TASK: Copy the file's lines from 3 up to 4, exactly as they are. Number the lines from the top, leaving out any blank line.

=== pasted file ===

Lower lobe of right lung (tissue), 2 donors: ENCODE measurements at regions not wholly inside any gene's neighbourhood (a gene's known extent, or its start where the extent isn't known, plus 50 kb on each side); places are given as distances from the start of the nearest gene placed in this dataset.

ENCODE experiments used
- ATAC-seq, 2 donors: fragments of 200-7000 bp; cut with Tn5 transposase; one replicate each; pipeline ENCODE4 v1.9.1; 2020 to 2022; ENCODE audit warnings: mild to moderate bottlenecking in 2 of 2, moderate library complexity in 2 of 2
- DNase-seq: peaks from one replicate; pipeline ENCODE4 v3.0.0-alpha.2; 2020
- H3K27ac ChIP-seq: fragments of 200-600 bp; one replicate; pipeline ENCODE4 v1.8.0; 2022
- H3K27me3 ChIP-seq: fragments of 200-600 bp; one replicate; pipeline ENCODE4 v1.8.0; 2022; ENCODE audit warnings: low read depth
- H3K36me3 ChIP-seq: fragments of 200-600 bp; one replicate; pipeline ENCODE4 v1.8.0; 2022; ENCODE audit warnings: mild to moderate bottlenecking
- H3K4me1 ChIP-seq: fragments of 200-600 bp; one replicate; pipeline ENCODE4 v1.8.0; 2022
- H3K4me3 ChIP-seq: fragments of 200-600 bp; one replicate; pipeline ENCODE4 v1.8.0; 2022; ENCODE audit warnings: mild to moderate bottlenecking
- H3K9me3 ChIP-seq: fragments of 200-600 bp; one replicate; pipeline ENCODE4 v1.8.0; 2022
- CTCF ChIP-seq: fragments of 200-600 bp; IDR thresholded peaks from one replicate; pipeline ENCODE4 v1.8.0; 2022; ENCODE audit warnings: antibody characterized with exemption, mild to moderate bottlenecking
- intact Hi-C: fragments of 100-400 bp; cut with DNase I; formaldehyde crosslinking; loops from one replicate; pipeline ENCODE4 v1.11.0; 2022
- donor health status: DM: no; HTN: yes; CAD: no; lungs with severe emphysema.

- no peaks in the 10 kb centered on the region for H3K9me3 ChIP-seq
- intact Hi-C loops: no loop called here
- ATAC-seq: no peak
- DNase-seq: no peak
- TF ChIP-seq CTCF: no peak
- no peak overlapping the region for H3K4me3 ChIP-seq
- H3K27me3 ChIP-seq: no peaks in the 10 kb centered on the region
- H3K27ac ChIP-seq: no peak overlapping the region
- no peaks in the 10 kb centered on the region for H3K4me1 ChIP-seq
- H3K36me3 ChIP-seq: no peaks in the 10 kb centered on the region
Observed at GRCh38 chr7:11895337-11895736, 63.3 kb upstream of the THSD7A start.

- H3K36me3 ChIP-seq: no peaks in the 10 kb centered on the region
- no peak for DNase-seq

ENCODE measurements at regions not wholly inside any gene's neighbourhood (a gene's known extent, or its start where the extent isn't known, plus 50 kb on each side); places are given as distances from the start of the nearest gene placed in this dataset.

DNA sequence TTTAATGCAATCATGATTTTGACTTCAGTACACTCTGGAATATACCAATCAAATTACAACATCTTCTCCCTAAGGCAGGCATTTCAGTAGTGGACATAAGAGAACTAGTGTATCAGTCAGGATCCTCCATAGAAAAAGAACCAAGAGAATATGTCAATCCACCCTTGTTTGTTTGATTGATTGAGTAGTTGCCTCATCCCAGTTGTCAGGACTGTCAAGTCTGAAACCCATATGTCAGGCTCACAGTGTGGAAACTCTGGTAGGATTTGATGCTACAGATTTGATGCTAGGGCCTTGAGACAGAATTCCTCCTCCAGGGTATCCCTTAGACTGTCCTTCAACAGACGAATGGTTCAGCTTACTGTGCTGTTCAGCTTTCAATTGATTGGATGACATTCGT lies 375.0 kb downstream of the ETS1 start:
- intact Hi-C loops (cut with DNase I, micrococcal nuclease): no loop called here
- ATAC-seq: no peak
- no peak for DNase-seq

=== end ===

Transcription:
- ATAC-seq, 2 donors: fragments of 200-7000 bp; cut with Tn5 transposase; one replicate each; pipeline ENCODE4 v1.9.1; 2020 to 2022; ENCODE audit warnings: mild to moderate bottlenecking in 2 of 2, moderate library complexity in 2 of 2
- DNase-seq: peaks from one replicate; pipeline ENCODE4 v3.0.0-alpha.2; 2020